Pessimists probably think that they make less money than other people. And they're right. A new long-term scientific study of income and attitudes shows that negativity proves costly over the long haul. People's professional lives, it seems, are largely projections of their personal feelings about their professional lives.

“Cynical individuals are likely to lack the ability (or willingness) to rely on others and therefore face serious impairments in regard to living and working in a social world, which undermines their economic success,” German scientists [Olga Stavova and Daniel Ehlebracht]( http://www.psmag.com/business-economics/the-high-cost-of-cynicism?utm_source=feedburner&utm_medium=feed&utm_campaign=Feed:%20miller-mccune%2Fmain_feed%20(Pacific%20Standard%20-%20Main%20Feed) explained to Pacific Standard.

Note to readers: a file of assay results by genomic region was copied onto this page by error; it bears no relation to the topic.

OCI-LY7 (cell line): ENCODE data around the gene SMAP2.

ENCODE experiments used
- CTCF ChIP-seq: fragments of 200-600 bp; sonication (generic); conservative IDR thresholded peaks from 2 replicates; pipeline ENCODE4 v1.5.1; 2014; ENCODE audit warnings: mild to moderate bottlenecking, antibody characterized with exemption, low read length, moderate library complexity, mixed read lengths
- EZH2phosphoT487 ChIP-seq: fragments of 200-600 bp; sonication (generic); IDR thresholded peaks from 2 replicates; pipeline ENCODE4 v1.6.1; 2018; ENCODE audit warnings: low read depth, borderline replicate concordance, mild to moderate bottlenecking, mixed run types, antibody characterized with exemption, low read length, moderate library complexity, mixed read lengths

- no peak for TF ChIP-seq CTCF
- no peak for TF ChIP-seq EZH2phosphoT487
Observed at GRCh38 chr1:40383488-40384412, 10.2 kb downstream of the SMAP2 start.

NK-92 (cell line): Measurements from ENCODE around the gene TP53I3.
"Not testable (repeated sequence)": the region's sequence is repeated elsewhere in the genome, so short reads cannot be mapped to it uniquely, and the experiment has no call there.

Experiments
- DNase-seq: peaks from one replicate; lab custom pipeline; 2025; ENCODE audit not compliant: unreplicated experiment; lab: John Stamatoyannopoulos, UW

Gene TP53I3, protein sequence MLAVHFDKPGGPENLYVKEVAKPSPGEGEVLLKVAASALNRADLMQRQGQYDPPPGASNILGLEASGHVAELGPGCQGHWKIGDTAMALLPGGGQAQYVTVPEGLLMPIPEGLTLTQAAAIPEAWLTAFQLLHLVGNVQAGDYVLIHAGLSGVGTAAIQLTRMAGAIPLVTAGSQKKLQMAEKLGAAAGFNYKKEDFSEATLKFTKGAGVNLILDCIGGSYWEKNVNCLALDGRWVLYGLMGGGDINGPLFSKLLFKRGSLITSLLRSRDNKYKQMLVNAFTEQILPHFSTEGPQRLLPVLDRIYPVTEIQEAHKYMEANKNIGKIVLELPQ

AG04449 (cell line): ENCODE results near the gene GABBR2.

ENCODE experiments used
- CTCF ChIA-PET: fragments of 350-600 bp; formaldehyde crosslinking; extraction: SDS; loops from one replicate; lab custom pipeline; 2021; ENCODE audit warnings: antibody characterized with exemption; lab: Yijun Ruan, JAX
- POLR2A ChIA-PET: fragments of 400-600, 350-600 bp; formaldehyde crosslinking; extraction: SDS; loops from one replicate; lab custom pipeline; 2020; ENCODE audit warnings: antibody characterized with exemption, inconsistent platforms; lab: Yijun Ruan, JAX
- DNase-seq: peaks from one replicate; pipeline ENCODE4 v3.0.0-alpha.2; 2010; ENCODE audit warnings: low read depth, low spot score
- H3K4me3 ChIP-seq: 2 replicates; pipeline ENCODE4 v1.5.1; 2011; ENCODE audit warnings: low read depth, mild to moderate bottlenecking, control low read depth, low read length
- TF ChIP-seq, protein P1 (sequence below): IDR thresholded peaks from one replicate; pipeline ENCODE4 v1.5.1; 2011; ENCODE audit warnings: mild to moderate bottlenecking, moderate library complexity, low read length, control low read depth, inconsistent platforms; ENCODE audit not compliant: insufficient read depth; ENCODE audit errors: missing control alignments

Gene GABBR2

Additional studies revealed that, when examined over the course of nine years, the monthly income of optimistic people increased by $250. Cynical people, on the other hand, saw little to no movement in their bank accounts. Stavova and Ehlebracht did stipulate, however, that this only applies to the most civilized societies. In tougher societies with higher murder rates, cynicism was not found to be a detriment. 

Given that different industries breed different cultures, it would follow logically if cynicism proved effective in certain Hobbesian fields (cough, journalism, cough).

But those who drink from half-empty cups shouldn’t despair. Prior studies - and all of the personal experience in the damn world - prove that modifying your behavior and thought patterns is not only possible, but fairly easy. Guides like this can walk you through changing your ways with helpful suggestions like trying to laugh more and befriending optimists in the hopes that their happy will rub off on you. This is apparently a sort of financial fraud, but it's gonna be damn hard to prosecute.